Can You Map a Sense of Place?

The oldest recorded map in human history is from 6th Century Babylonia, but we have likely been using mental and depicted maps for much longer. Holding far more information than ‘x marks the spot’, maps have been critical to early civilizations finding and revisiting food sources, explorers sailing around the world, a landowner showing the extent of their land grant and in modern times, finding that new restaurant we want to try. Maps are an effort to define the landscape around us and put ourselves into that context while gaining a deeper understanding of the imprints we leave on the land. Maps have facilitated a “Sense of Place” long before the term was even coined.

A “Sense of Place” has been defined as a strong identity that is deeply felt by inhabitants and visitors and often supports the protection and engagement with that place.

If you immediately thought of your connection and attachment to The Preserve, you are not alone. The Preserve, throughout its history, has drawn visitors and residents in with its sweeping vistas, splendid color pallet of grasslands and forests, and iconic wildlife populations. It was this deep Sense of Place that inspired the idea of a Conservation Community . In the early days of The Preserve that often indescribable sense was thoughtfully protected using imagery and maps. Layer by layer, the incredible complexity of Preserve lands were studied, mapped and assembled into a visual representation of The Preserve, which guided the future of the community’s design and construction.

Click to Enlarge Map

We continue to build on that early information about The Preserve, further discovering the “sense” as we study the “place” by updating our understanding of the plant communities, wildlife populations, fire risk and the gradual changes that occur with time. The power of this landscape information in our line of work is invaluable and is the foundation of nearly everything we do. Every day our work involves the use of maps and mapped data, representations of the reality on the ground, digital summaries of the beauty and diversity that we work to manage and support. Here are some examples of how we are using maps to inform and document our conservation work.

Conservation Grazing
When you have 5,200 acres of grasslands and limited staff and time resources, how do you prioritize where to focus those resources? First, we spend time in the field, observing, immersing and reading the land, steeping ourselves in the grasslands of The Preserve. Next we take our observations from the field and combine them with a detailed map of all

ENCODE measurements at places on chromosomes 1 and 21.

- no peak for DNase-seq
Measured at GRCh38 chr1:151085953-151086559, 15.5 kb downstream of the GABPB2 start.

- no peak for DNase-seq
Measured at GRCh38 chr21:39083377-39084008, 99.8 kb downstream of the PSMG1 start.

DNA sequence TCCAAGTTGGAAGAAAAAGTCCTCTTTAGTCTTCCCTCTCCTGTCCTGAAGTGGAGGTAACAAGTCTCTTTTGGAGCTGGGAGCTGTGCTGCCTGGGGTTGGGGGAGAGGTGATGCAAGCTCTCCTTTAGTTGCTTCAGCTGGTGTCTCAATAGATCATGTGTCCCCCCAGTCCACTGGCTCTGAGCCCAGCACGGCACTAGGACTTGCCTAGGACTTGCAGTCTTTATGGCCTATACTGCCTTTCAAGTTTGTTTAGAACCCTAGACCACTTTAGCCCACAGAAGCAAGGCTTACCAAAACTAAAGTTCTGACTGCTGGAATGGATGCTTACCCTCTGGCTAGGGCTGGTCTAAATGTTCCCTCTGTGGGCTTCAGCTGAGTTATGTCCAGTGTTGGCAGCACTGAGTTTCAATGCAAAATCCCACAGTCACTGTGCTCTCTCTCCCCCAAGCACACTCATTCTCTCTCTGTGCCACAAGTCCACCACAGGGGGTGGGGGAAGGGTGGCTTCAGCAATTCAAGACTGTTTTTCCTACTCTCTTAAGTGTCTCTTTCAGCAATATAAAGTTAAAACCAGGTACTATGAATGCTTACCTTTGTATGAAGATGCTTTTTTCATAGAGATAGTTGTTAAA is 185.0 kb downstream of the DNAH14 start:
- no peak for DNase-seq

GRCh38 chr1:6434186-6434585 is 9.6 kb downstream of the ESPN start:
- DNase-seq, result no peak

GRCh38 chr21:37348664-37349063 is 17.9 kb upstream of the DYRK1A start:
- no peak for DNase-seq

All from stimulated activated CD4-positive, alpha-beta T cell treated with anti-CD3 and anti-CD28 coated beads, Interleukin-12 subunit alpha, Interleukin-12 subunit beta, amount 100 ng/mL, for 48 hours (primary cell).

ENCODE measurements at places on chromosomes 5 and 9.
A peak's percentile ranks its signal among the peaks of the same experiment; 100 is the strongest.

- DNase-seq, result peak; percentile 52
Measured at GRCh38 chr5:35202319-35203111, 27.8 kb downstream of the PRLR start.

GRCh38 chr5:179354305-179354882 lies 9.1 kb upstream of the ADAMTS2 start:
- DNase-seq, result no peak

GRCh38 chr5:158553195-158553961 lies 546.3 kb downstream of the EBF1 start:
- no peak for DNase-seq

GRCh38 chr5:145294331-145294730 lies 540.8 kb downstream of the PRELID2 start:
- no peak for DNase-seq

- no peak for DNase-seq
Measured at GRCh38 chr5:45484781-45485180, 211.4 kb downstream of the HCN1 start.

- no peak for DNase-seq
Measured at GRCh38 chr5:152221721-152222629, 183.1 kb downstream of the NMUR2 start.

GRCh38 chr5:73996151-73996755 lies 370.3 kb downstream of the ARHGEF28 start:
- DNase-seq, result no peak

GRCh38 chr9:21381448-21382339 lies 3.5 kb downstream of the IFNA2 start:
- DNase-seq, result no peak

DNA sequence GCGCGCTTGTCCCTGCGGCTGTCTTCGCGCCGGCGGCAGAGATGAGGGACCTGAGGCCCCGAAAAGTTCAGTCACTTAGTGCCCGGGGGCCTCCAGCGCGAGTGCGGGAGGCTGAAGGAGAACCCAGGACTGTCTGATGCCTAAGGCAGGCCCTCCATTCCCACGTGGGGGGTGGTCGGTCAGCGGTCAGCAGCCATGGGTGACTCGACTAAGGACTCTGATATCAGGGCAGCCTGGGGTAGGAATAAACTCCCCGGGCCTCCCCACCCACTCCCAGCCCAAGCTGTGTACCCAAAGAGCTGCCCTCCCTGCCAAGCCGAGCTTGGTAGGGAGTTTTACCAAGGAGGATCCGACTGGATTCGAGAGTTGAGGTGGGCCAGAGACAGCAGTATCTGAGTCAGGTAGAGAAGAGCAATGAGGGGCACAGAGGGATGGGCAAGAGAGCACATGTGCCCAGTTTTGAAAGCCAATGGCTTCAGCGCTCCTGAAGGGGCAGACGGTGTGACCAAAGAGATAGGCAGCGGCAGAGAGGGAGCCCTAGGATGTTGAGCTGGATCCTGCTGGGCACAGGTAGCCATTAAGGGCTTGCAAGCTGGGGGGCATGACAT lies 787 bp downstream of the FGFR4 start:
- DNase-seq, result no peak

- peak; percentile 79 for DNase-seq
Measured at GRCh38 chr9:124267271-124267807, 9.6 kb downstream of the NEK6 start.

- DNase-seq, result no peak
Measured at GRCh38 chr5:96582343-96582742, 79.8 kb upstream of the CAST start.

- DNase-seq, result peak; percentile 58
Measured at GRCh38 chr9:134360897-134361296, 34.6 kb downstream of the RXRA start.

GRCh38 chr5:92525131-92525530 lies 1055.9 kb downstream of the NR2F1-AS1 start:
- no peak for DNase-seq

Click to Enlarge Map

the plant communities across The Preserve. Then we evaluate the grasslands by asking: Which ones have the highest diversity? Where do our grazing dependent wildlife (California tiger salamanders and burrowing owls) occur? Where have we not grazed recently that may need some grazing disturbance? Once we have identified our priorities we continue to move the cattle and evaluate how the grasslands look after grazing, while thinking about our next move.

Click to Enlarge Maps

Monitoring and Predicting Species on The Preserve
The Preserve is home to a stunning 900 species of plants and animals! Mapping, tracking and managing that diversity across 20,000 acres is no small feat. Technology aids us in mapping, predicting, finding and monitoring priority species that are Federally or State protected, at risk, support high biodiversity or are simply iconic to the area. Modeling, a form of artificial intelligence, is one tool we use by uploading the program with information about where we know the species is located and then the program compares habitat features like elevation, aspect, plant communities and even fog patterns to suggest other likely locations we could find the species.

Click to Enlarge Maps

We’ve used this technique to map the habitat of Smith’s blue butterfly, a delicate dime- sized butterfly that lives its whole life on buckwheat, a native brush species. We told the modeling program where we knew we had to streamline our monitoring efforts. Afterwards we are back on the land to check the accuracy of the predictions and look out for our little butterflies, tying the theoretical to reality on the ground.

Measuring Change
One of the most exciting advances to study, map and understand the lands of The Preserve is the recent acquisition of high-resolution aerial imagery. In October 2016 and again in April 2019 we collected imagery that is 4- inch resolution, allowing us to literally identify our favorite trees and corners of The Preserve! The 2016 imagery was collected after the Soberanes fire, showing the impacts and burned areas of The Preserve on a landscape of dormant golden grasslands. The 2019 imagery was collected at the height of the spring green, allowing for a nice contrast between the spring and fall and documenting the recovery from fire over the last three years.

Click to Enlarge Maps

Protecting the Intangibles


The idea of mapping, documenting and measuring the beauty of The Preserve may feel a little stripped down and awkward when paired with the emotional grounding we experience on the lands. But for the Conservancy staff the two are hand-in-hand. Our reverence for the diversity and color palate of our native grasslands drives us to understand how to protect them. Our fascination and enjoyment at watching a bobcat hunt along the edge of a trail feeds our need to document the bobcats today, so that we will be prepared to act if we notice something that threatens them tomorrow. The Sense of Place we have on The Preserve inspires and guides our science and land management, and in turn secures that experience for all others who spend time in this exquisite landscape.

BY CHRISTY WYCKOFF

CONTINUE READING DECEMBER’S NEWSLETTER